Vivek Vadoliya captures the powerful potential of the body in the debut photobook

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The particular British-Asian photographer uses their lens to explore the ancient practise of Mallakhamb – an intricate sport fusing wrestling with yoga

From the west coast of Indian, amidst the early morning haze and encroaching shadows associated with Mumbai’s sprawling metropolis, lengthy poles jauntily stick out across the skyline. If you take a better look, you may see a physique or two scaling in excess on these ramshackle wooden apparatus, contorted in shapes unlike any you have actually seen. This is Mallakhamb; just a little known, insular sport performed across the state of Maharashtra, and subject of British-Asian photographer Vivek Vadoliya’s 1st photobook of the same name.

Translated as ‘wrestler from the pole’, Mallakhamb’s origins could be traced back to the twelve th century in Sanskrit texts. It is a historical skill kept alive regionally by a handful of communities. With roots in Hindu monkey god mythology, athletes carry out 90-second routines with unbelievable precision, packed with intricate movements assessed on pole, hanging and rope – pertaining to speed, grace and trouble. “Mallakhamb is a form of wrestling combined with yoga grips plus poses, ” Vadoliya explains. “It’s a way for wrestlers to train, using the pole in order to learn how to grapple with the body. It’s a performance, the discipline – a special event. ”

From the series Mallakhamb ©  Vivek Vadoliya.

From the series Mallakhamb ©  Vivek Vadoliya.

From the series Mallakhamb ©  Vivek Vadoliya.

“My work is about partying the ordinary, those who can be overlooked but have a really brilliant story to tell. ”

The professional photographer was travelling around Of india when he first found Mallakhamb. With some further study, the sport quickly piqued Vadoliya’s interest. “I’ve been discovering the body for a while now, understanding how it moves; the forms our bodies can create are so beautiful, ” he says. “When all of us see pictures of the body, we don’t see photos of the Indian body. For me, that visibility was essential. Photography allows me to have these conversations, to go directly into communities and to interrogate me. I use my camera as being a tool to understand myself just as much as other people – whether that’s projects about masculinity or being Asian. My function is about celebrating the ordinary, people who can be overlooked but have a really fantastic story to inform. ”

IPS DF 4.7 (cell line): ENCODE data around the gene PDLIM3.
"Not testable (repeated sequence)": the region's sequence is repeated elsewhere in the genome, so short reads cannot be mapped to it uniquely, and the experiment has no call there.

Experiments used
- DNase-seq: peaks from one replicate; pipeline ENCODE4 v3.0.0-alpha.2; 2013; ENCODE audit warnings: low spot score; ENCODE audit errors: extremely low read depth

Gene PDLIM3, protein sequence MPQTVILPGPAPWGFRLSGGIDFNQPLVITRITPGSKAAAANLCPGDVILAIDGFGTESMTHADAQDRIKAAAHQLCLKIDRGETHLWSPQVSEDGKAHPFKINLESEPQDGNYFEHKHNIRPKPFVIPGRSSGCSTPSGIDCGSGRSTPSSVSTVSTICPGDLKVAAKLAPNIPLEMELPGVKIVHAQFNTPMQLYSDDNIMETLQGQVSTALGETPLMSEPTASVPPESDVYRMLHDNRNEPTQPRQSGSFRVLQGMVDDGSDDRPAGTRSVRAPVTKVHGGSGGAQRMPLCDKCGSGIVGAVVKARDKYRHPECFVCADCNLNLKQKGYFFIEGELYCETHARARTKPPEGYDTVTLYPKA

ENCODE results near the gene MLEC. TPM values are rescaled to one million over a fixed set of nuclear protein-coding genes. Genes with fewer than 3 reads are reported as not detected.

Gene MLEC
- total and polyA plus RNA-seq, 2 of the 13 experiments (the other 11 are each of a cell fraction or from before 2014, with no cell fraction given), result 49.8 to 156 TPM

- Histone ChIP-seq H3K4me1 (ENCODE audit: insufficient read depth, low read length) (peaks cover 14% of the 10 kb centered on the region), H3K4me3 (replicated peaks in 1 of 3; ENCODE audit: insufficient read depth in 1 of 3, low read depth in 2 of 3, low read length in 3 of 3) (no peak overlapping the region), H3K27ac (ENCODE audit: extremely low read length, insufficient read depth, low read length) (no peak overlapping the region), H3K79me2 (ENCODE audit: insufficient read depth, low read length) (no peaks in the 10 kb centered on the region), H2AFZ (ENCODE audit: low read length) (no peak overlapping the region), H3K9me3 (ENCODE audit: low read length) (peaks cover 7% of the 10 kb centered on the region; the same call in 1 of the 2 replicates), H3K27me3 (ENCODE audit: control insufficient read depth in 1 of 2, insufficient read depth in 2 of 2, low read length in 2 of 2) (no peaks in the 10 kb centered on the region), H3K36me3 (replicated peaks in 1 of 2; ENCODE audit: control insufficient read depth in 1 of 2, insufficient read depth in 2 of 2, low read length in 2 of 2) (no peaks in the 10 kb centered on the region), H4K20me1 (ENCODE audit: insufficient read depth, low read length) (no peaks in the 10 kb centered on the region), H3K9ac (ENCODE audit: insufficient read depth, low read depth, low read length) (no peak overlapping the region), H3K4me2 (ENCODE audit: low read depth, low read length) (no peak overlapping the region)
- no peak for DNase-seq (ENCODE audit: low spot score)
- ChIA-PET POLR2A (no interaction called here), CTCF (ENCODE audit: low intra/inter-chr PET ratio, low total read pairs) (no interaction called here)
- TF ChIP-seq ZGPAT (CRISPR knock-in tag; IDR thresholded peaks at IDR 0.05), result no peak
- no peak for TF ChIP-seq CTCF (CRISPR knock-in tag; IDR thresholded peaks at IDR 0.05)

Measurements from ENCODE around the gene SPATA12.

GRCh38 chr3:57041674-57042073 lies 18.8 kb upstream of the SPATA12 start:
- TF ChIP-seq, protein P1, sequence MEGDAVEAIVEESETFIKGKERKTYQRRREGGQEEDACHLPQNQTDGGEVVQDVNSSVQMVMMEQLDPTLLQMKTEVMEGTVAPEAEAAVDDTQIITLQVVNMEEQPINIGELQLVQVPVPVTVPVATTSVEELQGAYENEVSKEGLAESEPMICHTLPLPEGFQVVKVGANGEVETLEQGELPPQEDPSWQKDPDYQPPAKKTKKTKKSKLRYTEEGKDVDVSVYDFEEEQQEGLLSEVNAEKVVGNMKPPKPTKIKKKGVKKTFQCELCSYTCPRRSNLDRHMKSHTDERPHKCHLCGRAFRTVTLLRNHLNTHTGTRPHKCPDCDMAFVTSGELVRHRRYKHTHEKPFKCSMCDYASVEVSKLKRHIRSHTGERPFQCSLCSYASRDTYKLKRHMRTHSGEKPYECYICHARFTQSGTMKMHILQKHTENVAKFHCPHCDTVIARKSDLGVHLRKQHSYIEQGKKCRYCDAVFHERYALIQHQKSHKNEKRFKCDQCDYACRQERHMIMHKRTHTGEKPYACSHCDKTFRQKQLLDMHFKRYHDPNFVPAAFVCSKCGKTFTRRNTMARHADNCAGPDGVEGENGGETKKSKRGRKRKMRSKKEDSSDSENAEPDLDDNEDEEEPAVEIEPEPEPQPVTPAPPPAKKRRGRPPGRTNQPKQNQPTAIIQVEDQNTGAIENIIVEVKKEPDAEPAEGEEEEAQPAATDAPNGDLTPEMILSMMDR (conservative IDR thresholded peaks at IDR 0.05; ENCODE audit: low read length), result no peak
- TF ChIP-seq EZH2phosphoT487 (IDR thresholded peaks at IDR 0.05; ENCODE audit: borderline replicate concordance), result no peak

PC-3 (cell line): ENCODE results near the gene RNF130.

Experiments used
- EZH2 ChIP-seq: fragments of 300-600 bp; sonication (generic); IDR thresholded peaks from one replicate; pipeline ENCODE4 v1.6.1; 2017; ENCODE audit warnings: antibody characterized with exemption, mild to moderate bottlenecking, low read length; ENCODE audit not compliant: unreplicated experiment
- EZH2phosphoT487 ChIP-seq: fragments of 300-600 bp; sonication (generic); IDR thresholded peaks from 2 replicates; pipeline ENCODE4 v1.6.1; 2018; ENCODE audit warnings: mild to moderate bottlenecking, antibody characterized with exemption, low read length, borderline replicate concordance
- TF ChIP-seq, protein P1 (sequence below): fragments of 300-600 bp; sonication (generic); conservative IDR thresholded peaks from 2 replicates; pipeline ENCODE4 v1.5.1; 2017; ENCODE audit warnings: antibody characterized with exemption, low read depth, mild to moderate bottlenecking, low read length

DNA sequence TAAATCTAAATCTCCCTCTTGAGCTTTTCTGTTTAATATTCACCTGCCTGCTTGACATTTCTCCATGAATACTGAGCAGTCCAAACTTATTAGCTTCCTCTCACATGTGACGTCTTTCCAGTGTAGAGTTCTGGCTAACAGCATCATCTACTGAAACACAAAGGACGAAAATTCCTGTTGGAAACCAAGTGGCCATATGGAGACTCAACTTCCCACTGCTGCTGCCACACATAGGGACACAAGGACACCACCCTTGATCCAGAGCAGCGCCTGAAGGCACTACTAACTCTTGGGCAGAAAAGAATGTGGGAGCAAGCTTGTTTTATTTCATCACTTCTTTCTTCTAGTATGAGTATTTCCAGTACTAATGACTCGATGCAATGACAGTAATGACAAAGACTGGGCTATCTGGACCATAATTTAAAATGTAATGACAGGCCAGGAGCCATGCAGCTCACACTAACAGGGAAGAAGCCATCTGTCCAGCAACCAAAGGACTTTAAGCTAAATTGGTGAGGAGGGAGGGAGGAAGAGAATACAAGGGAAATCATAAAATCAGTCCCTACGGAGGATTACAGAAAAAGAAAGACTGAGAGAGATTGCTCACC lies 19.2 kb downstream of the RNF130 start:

Vadoliya got to understand the students at Mallakhamb’s foremost training facility in Mumbai early on in his visit, foregoing his lens to build relationship and spend time fully submerged in the environment. Despite shooting only three mornings’ pracises, Vadoliya’s resulting images are usually remarkable. Black and white, abstract forms mix with the terracotta dirt and golden glow associated with first light, when the awesome temperatures make it the best time in order to practise. The students’ bodies hang suspended upside down, somersaulting down ropes in bright red bodysuits, muscles twisting and twirling in an nearly superhuman balancing act, kept only by feet, hands, elbows and knees. Splashes of talcum powder and stray cricket balls fall scattered around the grounds.

From the series Mallakhamb ©  Vivek Vadoliya.

From the series Mallakhamb ©  Vivek Vadoliya.

“My hope is this function makes people think about the actual body is capable of, especially at a time where everyone has slowed down.

“A large amount of the process was spontaneous, the children were really up for revealing, we fed off one another, ” Vadoliya remembers lovingly. “I witnessed how they move and connect with the body – there’s such a language into it, ” he attests. “I want to celebrate Mallakhamb being an art form. Mallakhamb shows all of us what the body is able to carry out and how beautiful it can be, ” he adds. “My hope is this work makes people think about what the body is effective at, especially at a time where all of us have slowed down. I felt the necessity to share Mallakhamb with the world. ”

From the series Mallakhamb ©  Vivek Vadoliya.

Charlotte now Harding

Charlotte Harding is a writer, creative advisor and editor of A lot more This, a sustainable sourcebook for doing good, located in London.
She has been creating for British Journal of Photography since 2014, plus graduated in 2016 having an MA in Visual Anthropology at Goldsmiths, UoL. The girl work is published on various arts and culture platforms, including AnOther, TOASTED BREAD and Noon Magazine.

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